I have been a certified fitness instructor for over 20 years, and I am a huge fan of cross-training. No matter what you usually do for your workout, you will benefit by adding swimming exercises to your routine. Working out in the pool is safer for your body, and you can do it at any fitness level. I also love swimming because it works every muscle in your body, including your heart.
The other thing that I love about swimming exercises is that the whole family can do them. Swimming is a workout that kids love and they will get just as much benefit from it as you will. The best thing you can do for your kids is to introduce them to fun exercise programs that they will enjoy. When children enjoy working out at a young age, they will be more likely to stick with it as adults. And let's face it, none of us ever get enough family time. Jumping in the pool with the kids gives you all of the health benefits of a great workout plus it gives you that valuable family time together.
What Are the Benefits of Swimming Exercises?
There are many benefits to adding swimming exercises to your workout. Swimming is a whole-body workout, and it is also a great form of cardio. You can do it at any age, including children and seniors. Working out in the pool is safer for your joints, and it's excellent for pregnant women and people with injuries. Also, you can do swimming exercises at any fitness level, from beginners to athletes. And on top of all that, it's super fun!
What is Cross Training?
How often should we be working out?
The Mayo Clinic says that adults should be getting at least 150 minutes of moderate aerobic activity or 75 minutes of intense cardio every week. Adults should also do strength training at least twice a week. The U.S. Department of Health and Human Services recommends that children ages 6 to 17 should get at least 60 minutes of moderate-to-vigorous exercise every day. Children should also do an hour of cardiovascular training three times per week and an hour of strength training three times per week. The swimming exercises that we have put together kill two birds with one stone. They allow you to get your strength and aerobic training all in one awesome workout.
How Long Should I Swim to Get a Good Workout?
You can get an excellent cardio workout from swimming just 20 to 30 minutes. If you incorporate resistance swimming exercises, you can train both your heart and your muscles in one workout. An hour in the pool will make you stronger and healthier.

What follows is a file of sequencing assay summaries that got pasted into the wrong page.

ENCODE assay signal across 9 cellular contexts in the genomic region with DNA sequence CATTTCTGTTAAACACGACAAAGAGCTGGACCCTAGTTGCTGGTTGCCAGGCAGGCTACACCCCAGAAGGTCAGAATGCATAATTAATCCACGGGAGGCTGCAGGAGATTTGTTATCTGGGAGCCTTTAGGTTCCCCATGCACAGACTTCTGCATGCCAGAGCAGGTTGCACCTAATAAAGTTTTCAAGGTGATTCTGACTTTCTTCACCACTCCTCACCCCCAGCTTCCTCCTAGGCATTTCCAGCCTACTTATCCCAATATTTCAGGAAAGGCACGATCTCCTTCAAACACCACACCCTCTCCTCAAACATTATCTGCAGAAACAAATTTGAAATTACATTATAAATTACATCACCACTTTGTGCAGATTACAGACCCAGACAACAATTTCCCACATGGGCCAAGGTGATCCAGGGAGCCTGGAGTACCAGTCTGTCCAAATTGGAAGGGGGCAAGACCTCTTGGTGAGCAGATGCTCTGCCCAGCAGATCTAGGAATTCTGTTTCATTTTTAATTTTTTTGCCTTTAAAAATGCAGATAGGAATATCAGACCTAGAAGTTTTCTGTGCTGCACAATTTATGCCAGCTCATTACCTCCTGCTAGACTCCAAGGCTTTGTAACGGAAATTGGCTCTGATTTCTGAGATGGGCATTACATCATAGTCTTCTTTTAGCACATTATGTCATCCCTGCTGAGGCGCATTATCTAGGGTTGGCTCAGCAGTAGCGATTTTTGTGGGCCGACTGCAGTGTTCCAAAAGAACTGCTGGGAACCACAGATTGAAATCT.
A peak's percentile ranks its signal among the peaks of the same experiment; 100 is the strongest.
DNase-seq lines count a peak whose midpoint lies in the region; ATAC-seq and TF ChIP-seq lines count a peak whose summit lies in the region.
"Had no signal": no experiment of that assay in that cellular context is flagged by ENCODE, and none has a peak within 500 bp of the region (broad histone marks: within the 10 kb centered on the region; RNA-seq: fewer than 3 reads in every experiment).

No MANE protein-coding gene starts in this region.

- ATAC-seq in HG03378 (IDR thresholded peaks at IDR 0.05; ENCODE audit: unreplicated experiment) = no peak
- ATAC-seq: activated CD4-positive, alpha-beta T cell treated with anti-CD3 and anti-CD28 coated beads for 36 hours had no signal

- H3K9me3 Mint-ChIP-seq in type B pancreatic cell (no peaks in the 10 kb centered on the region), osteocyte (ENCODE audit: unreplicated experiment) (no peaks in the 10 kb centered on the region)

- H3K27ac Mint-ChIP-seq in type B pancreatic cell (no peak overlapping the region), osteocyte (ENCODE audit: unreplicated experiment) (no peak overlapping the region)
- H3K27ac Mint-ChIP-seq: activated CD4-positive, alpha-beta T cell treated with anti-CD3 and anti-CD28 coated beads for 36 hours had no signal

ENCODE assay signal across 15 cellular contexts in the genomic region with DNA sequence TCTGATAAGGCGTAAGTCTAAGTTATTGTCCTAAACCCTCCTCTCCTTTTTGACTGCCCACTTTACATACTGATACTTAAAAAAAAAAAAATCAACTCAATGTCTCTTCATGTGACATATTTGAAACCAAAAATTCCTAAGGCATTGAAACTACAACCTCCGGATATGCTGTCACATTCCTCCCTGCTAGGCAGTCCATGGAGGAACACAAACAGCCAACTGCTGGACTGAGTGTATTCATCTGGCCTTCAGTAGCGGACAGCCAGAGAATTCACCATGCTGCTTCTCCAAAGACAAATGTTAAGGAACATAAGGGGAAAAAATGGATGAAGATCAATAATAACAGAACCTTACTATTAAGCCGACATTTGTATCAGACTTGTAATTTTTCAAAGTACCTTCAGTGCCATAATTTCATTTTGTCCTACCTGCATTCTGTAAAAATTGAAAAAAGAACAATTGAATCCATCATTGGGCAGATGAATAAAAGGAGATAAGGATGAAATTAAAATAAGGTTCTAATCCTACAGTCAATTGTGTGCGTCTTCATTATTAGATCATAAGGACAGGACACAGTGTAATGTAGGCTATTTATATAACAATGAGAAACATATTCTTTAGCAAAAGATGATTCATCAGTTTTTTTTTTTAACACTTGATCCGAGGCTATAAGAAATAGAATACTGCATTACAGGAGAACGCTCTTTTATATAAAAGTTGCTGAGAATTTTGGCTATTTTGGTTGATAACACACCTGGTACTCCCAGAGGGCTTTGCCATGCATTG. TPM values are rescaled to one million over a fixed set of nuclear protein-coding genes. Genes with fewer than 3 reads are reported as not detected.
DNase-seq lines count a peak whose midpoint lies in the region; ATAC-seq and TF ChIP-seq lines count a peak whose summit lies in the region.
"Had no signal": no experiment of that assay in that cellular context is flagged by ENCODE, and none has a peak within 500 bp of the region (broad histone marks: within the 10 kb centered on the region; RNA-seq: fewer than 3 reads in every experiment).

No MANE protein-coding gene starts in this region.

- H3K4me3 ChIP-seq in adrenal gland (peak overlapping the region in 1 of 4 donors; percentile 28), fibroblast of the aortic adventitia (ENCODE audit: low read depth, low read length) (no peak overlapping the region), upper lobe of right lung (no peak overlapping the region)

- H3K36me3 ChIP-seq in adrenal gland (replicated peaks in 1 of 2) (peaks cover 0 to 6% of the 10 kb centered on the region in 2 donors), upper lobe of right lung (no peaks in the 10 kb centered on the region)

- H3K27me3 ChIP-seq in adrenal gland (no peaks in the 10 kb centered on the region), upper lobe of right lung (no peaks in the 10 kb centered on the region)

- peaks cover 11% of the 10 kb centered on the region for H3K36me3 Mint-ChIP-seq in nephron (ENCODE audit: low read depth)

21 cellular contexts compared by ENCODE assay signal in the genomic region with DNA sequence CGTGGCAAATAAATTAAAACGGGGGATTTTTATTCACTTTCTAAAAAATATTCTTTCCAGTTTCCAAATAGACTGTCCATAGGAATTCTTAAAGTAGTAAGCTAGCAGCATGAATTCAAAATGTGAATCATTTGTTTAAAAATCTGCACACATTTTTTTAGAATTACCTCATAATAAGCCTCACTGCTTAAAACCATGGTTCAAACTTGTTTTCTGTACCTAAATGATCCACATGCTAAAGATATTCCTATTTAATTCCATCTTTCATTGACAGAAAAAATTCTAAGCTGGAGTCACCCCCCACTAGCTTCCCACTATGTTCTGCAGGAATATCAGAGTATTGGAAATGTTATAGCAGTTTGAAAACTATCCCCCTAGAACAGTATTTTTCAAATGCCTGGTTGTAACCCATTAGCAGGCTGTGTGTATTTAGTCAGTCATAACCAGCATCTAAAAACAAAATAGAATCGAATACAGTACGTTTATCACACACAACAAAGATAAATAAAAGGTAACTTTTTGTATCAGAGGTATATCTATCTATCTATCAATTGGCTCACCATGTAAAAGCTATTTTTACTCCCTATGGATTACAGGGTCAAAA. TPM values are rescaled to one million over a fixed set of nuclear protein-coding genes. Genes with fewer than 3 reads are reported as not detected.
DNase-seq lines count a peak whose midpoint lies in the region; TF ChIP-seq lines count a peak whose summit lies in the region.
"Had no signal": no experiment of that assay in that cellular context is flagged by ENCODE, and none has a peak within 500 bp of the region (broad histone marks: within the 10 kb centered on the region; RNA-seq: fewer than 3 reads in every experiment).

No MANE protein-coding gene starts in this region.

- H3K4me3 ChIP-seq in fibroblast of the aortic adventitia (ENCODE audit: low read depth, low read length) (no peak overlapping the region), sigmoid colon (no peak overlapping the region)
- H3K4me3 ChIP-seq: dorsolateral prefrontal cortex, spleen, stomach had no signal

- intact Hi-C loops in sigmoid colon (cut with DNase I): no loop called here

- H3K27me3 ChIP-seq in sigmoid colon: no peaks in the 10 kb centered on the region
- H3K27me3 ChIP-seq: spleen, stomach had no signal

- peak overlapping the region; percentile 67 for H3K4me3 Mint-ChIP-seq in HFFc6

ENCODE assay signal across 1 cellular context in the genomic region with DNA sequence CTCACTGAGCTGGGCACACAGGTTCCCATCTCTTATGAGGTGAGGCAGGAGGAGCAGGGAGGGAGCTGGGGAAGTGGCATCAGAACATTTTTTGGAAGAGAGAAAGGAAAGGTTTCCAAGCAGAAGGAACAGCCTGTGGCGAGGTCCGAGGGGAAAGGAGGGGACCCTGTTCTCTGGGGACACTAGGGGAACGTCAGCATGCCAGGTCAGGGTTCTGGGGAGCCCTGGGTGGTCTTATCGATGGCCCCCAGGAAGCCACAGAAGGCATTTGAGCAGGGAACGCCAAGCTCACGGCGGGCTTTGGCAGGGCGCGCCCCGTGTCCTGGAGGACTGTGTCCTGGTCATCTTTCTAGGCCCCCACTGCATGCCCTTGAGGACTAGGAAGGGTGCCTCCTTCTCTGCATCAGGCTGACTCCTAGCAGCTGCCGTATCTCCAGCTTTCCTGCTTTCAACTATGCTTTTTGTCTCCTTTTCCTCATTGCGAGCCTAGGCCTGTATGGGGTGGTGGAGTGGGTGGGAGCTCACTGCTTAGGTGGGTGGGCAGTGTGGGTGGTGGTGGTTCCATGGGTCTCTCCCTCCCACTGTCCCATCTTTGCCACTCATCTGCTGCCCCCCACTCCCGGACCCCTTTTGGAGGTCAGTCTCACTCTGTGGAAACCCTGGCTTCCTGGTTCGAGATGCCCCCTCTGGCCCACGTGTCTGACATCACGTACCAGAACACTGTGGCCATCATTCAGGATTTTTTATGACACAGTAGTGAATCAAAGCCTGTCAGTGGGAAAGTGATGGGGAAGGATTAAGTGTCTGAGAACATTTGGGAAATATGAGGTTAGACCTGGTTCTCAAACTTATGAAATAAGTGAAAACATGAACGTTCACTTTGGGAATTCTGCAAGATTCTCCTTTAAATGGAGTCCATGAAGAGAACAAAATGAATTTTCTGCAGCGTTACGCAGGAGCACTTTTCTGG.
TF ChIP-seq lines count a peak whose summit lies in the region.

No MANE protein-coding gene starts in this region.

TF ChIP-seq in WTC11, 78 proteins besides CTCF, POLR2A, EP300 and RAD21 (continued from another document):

At What Age Should Kids Start Doing Swimming Exercises?
Kids can start doing these swimming exercises as early as age six or seven. You can do our entire workout without letting your head go under the water, so even if they can't swim, kids can do this.
Are Swimming Exercises Better for Cardio or Muscle Toning?
One of the best things about swimming exercises is that they are great for both cardio and muscle toning.
Core Exercises Before You Get in the Pool
You should do these first two swimming exercises outside of the pool on your towel.
Planks are excellent swimming exercises to do before you get into the water. They strengthen your core, chest, shoulders, and quads, which are all the muscles that you use for swimming. Start by laying on your stomach with your toes on the floor and your hands directly under your shoulders. Straighten your arms and push your body up off the floor as if you're doing push-ups. The only thing touching the floor should be your toes and your hands. You want your body to be in a straight line from your heels to your shoulders, with your abs pulled in tight.
Tell your children that they are making their bodies into a stiff piece of wood, or a plank. You can also pretend that your lower back and your belly button are powerful magnets pulling toward each other. For beginners, you should hold the plank position for 10 to 15 seconds and then rest. As you get stronger, you will be able to plank for longer. Try to maintain the body position for 30 seconds. Taking rests in between, you should do the plank three to five times, making sure that you're using proper technique. It's better to do just one perfect plank than to do 10 with sloppy form.
Lower back strengthener
These swimming exercises focus on the muscles in your lower back, butt, and hamstrings. They're also excellent for your posture. Start by laying flat on your stomach with your legs and feet together, and your arms stretched up over your head, palms faced down. Lift your right arm and your left leg off the floor and hold for 10 seconds. Then lower back down and repeat using your left arm and your right leg. Keep your arms and legs straight as you lift them off the floor.
You can make this exercise more advanced by lifting both arms and both legs at the same time. Hold the position for at least 10 seconds, squeezing your back and butt muscles. When I work with children, I tell them to pretend that they're Superman flying. You should repeat this movement 5 to 10 times with rest in between. When you finish with the exercise, roll over onto your back and pull your knees into your chest and tuck your chin to meet your knees, curling up like a ball, to stretch the muscles you just worked.
The Best Swimming Exercises for the Whole Family
These are our favorite six swimming exercises. You can do them individually, or you can put them all together into a circuit for a killer full body workout.
Tricep dips and push-ups
These swimming exercises work your upper body and your core. Start by standing in water about chest-deep with your hands on the edge of the pool a little wider than your shoulders, elbows bent. Tighten your abdominal muscles and use your arms to straighten your elbows and push your body up out of the water. You want to try to do the movement without using your legs at all so don't push off with your feet. Just allow your legs to be like dead weights as you use your upper body strength to lift and lower your body. Do 10 to 20 reps for one set, and work up to three of them. Try to do these water push-ups slowly so that you don't allow momentum to do the work.